Responsible applicant and co-applicants


Scientific events

Active participation

Title Type of contribution Title of article or contribution Date Place Persons involved
Biology Lecture Series 10.05.2011 Durham, U.K.

Communication with the public

Communication Title Media Place Year
Talks/events/exhibitions Biozentrum Open Door Day German-speaking Switzerland 10.09.2011

Associated projects

Number Title Start Funding scheme
138262 Multienzymes and the Regulation of Eukaryotic Lipid Metabolism 01.01.2012 Project funding (Div. I-III)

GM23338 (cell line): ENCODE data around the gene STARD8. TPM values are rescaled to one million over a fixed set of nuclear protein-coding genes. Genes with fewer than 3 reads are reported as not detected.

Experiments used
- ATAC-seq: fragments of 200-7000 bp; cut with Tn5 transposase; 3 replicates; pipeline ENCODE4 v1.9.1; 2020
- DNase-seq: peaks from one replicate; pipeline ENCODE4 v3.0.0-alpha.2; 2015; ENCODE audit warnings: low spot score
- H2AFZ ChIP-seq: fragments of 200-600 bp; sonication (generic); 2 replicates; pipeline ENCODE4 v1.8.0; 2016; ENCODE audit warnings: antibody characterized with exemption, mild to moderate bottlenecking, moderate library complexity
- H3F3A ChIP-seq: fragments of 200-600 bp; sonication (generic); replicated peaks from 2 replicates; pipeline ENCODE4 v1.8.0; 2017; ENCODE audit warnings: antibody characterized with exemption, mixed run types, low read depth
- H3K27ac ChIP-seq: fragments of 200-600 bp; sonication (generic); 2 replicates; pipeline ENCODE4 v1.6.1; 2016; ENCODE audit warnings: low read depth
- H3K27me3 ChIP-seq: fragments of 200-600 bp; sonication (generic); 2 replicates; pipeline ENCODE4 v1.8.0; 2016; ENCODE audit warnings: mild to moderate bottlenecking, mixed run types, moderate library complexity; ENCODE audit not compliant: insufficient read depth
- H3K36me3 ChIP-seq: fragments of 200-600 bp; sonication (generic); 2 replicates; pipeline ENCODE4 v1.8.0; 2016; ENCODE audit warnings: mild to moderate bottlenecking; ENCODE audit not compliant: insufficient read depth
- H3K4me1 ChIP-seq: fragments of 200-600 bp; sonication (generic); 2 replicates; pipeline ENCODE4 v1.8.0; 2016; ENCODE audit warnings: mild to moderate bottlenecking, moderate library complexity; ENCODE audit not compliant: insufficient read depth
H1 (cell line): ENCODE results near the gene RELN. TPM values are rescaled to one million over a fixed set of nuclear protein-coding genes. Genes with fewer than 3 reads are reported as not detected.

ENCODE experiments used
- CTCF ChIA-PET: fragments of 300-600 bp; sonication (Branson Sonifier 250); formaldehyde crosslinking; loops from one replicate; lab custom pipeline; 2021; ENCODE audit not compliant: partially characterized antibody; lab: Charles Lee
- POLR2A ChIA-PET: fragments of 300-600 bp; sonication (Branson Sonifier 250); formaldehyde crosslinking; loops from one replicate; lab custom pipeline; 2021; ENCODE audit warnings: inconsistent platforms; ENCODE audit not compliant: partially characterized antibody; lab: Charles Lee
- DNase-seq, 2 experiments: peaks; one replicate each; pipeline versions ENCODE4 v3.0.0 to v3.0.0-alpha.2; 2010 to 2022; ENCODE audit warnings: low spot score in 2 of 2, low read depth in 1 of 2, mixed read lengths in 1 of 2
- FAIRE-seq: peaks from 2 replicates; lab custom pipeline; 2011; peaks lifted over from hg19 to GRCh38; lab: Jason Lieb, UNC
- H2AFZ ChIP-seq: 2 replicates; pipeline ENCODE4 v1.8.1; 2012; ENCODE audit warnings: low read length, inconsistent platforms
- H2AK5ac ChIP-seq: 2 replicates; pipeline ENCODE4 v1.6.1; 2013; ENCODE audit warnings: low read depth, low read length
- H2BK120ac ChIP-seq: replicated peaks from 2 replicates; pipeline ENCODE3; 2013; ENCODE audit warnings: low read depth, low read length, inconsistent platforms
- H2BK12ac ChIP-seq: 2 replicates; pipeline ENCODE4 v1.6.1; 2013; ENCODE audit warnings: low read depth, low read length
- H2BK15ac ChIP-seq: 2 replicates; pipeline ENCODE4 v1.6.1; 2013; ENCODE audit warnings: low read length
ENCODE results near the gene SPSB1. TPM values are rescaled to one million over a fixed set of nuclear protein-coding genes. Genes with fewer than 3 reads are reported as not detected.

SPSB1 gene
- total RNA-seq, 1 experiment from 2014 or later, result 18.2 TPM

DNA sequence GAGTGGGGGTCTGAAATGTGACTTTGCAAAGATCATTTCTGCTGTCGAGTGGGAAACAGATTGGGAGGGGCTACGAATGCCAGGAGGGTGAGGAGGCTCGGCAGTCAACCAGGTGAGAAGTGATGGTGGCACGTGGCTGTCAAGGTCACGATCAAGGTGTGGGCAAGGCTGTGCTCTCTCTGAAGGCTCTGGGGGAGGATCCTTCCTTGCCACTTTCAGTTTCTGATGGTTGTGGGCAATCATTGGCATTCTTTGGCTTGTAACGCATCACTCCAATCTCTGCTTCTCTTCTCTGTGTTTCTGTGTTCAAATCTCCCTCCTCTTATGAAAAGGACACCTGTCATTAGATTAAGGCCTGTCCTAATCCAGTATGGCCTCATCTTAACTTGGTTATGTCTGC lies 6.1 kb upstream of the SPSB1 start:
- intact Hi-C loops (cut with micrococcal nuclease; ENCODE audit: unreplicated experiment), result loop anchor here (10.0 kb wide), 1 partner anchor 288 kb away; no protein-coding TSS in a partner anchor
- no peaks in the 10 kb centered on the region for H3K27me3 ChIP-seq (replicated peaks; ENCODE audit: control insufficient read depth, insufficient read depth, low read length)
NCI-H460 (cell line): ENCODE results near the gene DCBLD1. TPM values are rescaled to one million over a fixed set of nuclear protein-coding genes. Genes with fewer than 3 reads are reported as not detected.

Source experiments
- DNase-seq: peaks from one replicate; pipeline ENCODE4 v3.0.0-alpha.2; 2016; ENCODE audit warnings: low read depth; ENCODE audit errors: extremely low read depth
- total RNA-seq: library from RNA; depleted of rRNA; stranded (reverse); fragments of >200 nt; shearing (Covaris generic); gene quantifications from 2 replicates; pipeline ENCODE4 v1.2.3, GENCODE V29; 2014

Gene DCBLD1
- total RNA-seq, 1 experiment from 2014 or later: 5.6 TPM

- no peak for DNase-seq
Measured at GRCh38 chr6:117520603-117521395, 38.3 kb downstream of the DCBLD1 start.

Polyketide Synthases: Macromolecular assembly lines for drug productionThe modular polyketide synthase (PKS) megaenzymes are molecular assembly lines for the production of a wide variety of bioactive compounds naturally occurring in numerous microorganims, most prominent in Actinomycetales. Their products are of outstanding medical relevance and include key drugs, such as erythromycin A (antibiotic), epothilone (anticancer), lovastatin (cholesterol-lowering) and rapamycin (immunosuppressant). The diversity of products is encoded in the sequence and structure of PKS enzyme systems. These are build from multiple polypeptides, each carrying several complete sets of domains required for the stepwise two-carbon elongation of precursors organized into discrete modules, through which the growing substrates are shuttled in a directed manner. With their size of up to 2MDa per polypeptide and a large number of active sites PKS are amongst the most complex biological machines. The fact that microorganisms carry the burden to produce these huge enzyme systems immediately demonstrates their biological importance. Because of the inefficiency of their chemical synthesis most polyketide drugs are produced biosynthetically; consequently, modified variants are not available via combinatorial chemistry. However, the modular architecure of PKS offers the opportunity for combinatorial biosynthesis, i.e. for the creation of novel polyketide assembly lines by shuffling and modification of domains or modules. Currently, high-throughput molecular biology techniques are employed in this process to produce novel drug candidates. The success of these attempts is rather limited; to a great extent because of a lack of understanding of PKS architecture. While reaction mechanisms of individual domains are well known, their arrangement into assembly lines remains enigmatic. Currently, no structures are available of full PKS proteins, and not even of isolated intact modules. Structure and substrate transfer mechanism of bimodular polyketide megasynthases Encouraged by our recent success in the structure determination of fatty acid synthases (FAS), I propose to determine the structure of a bimodular PKS by X-ray crystallography. This structure shall reveal the arrangement of domains within PKS modules and the structural principles governing directed intermodular substrate transfer, the key feature of modular PKS. To achieve this I am collaborating with Prof. P. Leadlay, Cambridge,U.K., who provides unique expression strains for PKS production and with the in situ crystallization facility of the Swiss Light Source (SLS), Villigen, Switzerland, for high-throughput crystallization screening with in situ X-ray analysis. Recombinantly expressed PKS protein is already available in sufficient amounts and quality for crystallization and initial crystallization screens were carried out. Further possibilities for the production of additional PKS enzymes have been explored, but in light of the success of recombinant expression they only serve as a backup. As a next step, the screening space for crystallization will be narrowed down and promising lead conditions are further optimized by narrow screening of the mutli-dimensional crystallization space. Mechanism-based conformational stabilization has been established in the lab of Prof. Leadlay and is immediately available to produce sufficient amounts of protein for crystallization. Moreover, targeted disulfide crosslinking can be conduct with the available recombinant material. If none of these approaches would yield diffraction quality crystals, additional constructs and proteins purified from their native source strains are available as further targets. In this case, the current samples would still be employed to obtain low-resolution representations by electron microscopy and small-angle X-ray scattering. In a hybrid approach, our very recent atomic structural model of mammalian FAS is now available to interpret such low resolution data in terms of a pseudo-atomic model, which would still allow relevant conclusions on the modular organization of PKS. Once diffracting crystals are available, crystallographic data are collected at SLS and an atomic or pseudo-atomic structural model of a bimodular PKS will be built and used to describe the substrate transfer in modular PKS. Significance of structural insights into the substrate-transfer mechanisms in PKS The expected results will provide detailed structural insights into the biology of PKS assembly lines and also allow conclusion on other conceptually related megasynthases. Importantly, they will contribute to the biocombinatorial design and production of novel polyketide-based drugs by providing a rational basis for tailoring of PKS assembly lines.